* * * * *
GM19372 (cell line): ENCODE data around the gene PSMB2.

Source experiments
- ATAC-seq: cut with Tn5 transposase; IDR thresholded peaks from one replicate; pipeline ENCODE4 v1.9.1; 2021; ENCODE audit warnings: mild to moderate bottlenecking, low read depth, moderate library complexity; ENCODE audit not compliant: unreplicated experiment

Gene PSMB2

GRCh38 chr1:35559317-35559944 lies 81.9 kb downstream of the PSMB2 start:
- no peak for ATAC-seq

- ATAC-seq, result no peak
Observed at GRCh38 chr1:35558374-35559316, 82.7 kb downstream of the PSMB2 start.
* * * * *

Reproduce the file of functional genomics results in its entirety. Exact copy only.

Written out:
GM19372 (cell line): ENCODE data around the gene PSMB2.

Source experiments
- ATAC-seq: cut with Tn5 transposase; IDR thresholded peaks from one replicate; pipeline ENCODE4 v1.9.1; 2021; ENCODE audit warnings: mild to moderate bottlenecking, low read depth, moderate library complexity; ENCODE audit not compliant: unreplicated experiment

Gene PSMB2

GRCh38 chr1:35559317-35559944 lies 81.9 kb downstream of the PSMB2 start:
- no peak for ATAC-seq

- ATAC-seq, result no peak
Observed at GRCh38 chr1:35558374-35559316, 82.7 kb downstream of the PSMB2 start.